Posted March 28, 2007 in MH Edmonton AB:
The Joys of Being Unworthy

by Tom Kluger.

I had an experience of the mercy and love of the Lord one sleepy Monday morning. I discovered that even when I thought he was being tough with me, he was in fact being his kindest.

It was my turn on morning duty at Marian Centre, and it was a few minutes after seven. Morning duty means that there were a few little extra things I had to do: light the vigil candle by a small statue of Our Lady in the kitchen, cook the oatmeal for breakfast, and let the priest in when he arrived to celebrate Mass at our chapel.

Nothing difficult by ordinary standards, except that for me, first thing in the morning, anything that requires getting out of bed is difficult.

I was sitting by the front window, watching for the priest to arrive, and at the same time I was hurriedly praying Lauds, or morning prayer, from my Breviary.

I was given the gift of the four-volume set of the Breviary, or the Liturgy of the Hours, by my parish church when I left to join Madonna House in September, 2001. Ever since then I have prayed Lauds, Vespers, and the Office of Readings every day.

But on this difficult morning—I’d had a sleepless night—I had decided to give another whack to my snooze bar rather than get up a few minutes early in order to have plenty of time to pray Lauds. (If I could have a custom-built alarm clock, I would have the snooze bar made of titanium to handle the rough treatment I give it every morning.)

That extra nine minutes of blissful sleep left me short of time, though the way I was rushing my way through the Psalms could hardly be described as praying.

I was tired and miserable. It had been a busy time generally, with many events to attend and work projects to do, all in addition to my regular duties of running a soup kitchen. Not to mention the difficult work that goes into building community amongst the staff.

Yes, as I was rushing through the Psalms I felt tired, tired, tired. And underneath my tiredness a sneaking suspicion was beginning to grow in me: God really is out to get me, and if not to get me then at least to grind me down and leave me there choking in the dust.

Now I am not a stranger to the discernment of spirits, and I knew that nagging doubts about God’s goodness are a classic sign of the evil one at work. I should just have brushed those doubts away. Still…

I was asking myself "Why does God have to be so hard on me anyway?" And "Why does he ask so much of me when I’m at my lowest?" Even in the Scriptures I’d been reading those days, the Lord seemed to me to be coming across as rather tough.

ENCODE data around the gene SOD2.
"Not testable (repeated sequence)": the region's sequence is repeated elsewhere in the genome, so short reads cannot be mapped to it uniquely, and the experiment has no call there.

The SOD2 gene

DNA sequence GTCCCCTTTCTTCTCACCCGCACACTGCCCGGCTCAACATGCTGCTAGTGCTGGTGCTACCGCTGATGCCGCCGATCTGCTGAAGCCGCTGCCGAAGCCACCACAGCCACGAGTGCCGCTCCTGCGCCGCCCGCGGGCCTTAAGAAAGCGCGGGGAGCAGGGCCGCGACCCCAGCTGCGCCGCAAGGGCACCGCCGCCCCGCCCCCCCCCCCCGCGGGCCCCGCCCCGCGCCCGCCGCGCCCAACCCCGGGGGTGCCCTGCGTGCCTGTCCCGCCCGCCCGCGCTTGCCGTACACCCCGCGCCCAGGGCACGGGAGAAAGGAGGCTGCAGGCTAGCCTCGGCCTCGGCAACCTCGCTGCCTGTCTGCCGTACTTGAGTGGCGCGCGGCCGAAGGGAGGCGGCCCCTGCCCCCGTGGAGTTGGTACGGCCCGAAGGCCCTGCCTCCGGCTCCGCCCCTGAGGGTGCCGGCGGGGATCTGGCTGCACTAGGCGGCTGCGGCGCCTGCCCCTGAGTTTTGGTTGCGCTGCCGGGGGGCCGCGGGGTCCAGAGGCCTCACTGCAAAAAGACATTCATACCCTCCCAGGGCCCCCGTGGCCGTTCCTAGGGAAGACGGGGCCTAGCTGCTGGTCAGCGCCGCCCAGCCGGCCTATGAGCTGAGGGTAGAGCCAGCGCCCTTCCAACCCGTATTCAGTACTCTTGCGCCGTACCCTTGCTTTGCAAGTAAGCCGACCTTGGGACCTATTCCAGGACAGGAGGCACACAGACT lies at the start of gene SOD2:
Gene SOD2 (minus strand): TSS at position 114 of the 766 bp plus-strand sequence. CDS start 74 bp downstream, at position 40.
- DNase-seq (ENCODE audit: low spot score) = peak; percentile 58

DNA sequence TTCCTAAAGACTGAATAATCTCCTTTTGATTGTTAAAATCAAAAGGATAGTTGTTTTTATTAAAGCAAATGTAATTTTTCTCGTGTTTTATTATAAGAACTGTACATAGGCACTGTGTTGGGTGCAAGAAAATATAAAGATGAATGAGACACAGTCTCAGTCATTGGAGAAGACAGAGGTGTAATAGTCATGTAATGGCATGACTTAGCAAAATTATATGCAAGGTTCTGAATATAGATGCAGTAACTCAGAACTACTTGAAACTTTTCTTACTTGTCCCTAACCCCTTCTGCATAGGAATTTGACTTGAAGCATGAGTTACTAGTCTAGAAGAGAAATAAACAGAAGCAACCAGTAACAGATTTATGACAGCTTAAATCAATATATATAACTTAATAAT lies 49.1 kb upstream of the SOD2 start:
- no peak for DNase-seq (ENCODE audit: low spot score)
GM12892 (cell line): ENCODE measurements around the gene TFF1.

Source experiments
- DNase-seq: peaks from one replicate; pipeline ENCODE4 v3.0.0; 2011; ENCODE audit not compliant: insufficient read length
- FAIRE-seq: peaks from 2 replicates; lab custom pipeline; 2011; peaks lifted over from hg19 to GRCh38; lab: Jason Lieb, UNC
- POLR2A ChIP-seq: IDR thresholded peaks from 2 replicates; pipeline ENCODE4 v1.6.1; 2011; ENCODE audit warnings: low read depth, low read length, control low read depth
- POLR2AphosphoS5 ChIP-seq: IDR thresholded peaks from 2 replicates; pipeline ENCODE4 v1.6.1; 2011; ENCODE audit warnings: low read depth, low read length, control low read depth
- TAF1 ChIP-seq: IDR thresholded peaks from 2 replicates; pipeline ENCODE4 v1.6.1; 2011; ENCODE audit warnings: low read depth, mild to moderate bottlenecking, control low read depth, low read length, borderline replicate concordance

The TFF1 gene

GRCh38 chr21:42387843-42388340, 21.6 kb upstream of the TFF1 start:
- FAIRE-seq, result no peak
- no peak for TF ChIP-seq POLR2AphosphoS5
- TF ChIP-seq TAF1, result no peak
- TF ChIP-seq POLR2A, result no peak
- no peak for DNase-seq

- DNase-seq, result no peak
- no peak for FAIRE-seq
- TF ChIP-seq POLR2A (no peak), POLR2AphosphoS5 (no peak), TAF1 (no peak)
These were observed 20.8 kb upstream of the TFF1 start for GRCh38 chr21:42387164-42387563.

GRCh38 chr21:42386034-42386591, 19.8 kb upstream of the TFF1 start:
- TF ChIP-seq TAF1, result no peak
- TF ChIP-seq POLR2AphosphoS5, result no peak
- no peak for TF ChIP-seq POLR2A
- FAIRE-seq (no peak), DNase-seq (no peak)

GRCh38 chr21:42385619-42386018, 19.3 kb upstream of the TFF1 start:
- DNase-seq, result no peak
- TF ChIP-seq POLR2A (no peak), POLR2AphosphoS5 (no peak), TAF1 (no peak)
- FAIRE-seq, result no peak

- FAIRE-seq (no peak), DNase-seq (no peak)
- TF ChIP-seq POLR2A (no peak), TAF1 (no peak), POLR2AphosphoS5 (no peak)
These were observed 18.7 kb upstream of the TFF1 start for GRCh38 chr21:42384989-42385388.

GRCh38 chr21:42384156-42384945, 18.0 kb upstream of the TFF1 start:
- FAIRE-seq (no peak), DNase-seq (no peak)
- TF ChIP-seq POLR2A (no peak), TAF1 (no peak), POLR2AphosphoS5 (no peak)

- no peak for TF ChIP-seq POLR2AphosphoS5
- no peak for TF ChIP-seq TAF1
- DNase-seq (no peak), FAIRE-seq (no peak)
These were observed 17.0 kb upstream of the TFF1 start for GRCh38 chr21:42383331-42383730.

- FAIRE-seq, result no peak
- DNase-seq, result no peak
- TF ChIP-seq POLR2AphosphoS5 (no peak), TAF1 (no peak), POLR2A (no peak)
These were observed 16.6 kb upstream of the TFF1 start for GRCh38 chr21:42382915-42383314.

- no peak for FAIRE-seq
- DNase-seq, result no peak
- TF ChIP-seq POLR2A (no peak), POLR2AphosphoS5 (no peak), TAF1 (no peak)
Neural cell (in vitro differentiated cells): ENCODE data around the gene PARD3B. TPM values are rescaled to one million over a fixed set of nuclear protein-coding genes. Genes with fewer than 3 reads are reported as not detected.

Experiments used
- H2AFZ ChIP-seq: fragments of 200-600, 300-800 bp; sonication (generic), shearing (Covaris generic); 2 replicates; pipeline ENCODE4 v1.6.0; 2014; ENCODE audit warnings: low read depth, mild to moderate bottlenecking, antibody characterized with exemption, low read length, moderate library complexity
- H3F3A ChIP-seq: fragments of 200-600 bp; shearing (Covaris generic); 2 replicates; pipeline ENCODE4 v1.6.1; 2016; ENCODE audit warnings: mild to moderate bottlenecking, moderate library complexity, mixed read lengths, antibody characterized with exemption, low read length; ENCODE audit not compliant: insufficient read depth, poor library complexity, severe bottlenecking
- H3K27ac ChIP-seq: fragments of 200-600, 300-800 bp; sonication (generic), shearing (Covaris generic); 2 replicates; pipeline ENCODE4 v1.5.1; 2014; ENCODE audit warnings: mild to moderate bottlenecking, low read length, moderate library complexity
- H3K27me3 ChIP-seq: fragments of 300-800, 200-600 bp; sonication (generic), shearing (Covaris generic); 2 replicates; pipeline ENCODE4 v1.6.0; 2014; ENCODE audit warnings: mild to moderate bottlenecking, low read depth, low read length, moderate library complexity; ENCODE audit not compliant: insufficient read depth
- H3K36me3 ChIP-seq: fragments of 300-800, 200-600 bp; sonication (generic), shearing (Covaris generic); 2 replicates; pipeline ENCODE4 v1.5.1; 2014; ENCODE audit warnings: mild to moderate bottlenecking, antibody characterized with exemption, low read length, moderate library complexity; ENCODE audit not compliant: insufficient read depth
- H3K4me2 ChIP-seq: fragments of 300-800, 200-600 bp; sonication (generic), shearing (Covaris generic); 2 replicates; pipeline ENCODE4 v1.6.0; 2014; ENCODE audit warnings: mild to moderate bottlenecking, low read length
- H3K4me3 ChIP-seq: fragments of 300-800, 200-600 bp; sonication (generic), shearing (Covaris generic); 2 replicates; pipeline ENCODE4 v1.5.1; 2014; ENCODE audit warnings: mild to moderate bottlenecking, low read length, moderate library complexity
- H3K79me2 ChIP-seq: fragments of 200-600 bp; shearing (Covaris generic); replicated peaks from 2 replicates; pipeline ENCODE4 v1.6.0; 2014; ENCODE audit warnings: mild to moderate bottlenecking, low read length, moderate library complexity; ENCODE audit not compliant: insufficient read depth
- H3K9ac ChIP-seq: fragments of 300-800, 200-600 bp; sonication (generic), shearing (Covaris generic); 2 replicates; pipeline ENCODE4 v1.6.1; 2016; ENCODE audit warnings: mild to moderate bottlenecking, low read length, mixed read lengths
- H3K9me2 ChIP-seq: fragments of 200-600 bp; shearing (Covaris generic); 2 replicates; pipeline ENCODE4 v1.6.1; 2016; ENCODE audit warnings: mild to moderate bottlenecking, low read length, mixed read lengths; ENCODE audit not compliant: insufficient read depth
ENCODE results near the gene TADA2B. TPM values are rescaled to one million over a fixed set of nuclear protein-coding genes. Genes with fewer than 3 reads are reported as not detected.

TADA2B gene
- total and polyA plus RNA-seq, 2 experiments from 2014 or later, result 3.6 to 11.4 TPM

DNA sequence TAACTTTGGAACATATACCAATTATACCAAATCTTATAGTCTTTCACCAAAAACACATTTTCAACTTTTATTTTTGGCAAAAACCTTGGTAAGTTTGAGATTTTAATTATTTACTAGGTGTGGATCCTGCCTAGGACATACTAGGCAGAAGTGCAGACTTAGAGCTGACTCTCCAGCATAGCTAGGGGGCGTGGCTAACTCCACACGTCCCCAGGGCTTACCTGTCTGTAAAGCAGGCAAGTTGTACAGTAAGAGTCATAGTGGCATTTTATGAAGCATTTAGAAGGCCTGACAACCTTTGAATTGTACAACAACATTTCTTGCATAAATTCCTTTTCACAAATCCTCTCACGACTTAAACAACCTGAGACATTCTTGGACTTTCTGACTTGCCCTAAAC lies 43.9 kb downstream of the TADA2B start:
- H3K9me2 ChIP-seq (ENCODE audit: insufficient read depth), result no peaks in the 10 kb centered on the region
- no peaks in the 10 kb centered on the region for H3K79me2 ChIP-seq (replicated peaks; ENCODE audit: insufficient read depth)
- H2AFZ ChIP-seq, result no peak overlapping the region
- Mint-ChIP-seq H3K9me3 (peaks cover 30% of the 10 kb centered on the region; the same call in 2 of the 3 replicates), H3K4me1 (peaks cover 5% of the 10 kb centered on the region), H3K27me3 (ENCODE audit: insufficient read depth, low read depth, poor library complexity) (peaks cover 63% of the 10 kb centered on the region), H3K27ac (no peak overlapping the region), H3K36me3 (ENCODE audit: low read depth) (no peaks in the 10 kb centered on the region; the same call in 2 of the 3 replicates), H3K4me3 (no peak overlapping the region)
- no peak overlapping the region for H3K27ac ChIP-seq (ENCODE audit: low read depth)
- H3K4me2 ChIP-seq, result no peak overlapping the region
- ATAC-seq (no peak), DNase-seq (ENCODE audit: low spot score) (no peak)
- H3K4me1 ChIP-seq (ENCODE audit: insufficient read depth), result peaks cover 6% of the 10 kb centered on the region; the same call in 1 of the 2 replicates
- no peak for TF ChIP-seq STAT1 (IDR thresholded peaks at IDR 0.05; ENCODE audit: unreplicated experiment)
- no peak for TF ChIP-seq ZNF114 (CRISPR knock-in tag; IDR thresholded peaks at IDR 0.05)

Something I had read in The Dogmatic Constitution on Divine Revelation (Dei Verbum), from the Second Vatican Council, said the opposite. It said, "For in the Sacred Books, the Father who is in heaven meets his children with great love and speaks with them…"

Of course a dogmatic constitution issued by an ecumenical council of the Church—the highest gathering of the Church—should not be quarreled with. Still…

Suddenly the Holy Spirit breathed on me with quite a gust. He must have decided he’d had enough of my "stills." He brought to mind, in a gentle but firm way, what to my way of thinking is one of the toughest Gospel passages of all—Luke 17:7–10.

Will any one of you, who has a servant plowing or keeping sheep say to him when he has come in from the field, "Come at once and sit down at table?" Will he not rather say to him, "Prepare supper for me, and gird yourself and serve me, till I eat and drink; and afterward you shall eat and drink?"

Does he thank the servant because he did what was commanded? So you also, when you have done all that is commanded of you say, "We are unworthy servants. We have only done what was our duty."

It must have been the Holy Spirit that breathed on me that gloomy morning because I experienced these tough words of St. Luke’s as the Father’s love.

I suddenly realized that I had forgotten that God is in charge. I had been trying to do everything by my own power. In fact, it was because I had been running on my own steam, that I was running out of steam.

I had forgotten that I am a servant, an unworthy servant indeed, and it felt wonderful to be one. I was unworthy but God had called me anyway.

Jesus Christ wasn’t being hard on me; my pride in trying to do everything by my own power was. In fact, God wanted to be my strength. All I had to do was let him.

I hardly noticed when the priest’s car arrived. The doorbell rang and I sprang to my feet. I was still a little tired but it was with joy in my heart that I welcomed him and welcomed Jesus. After Mass and breakfast, while I was waiting for something, I found the time to finish Lauds.

The fog that had been surrounding my mind had been blown away, and I knew that God loves me, loves me very much indeed.


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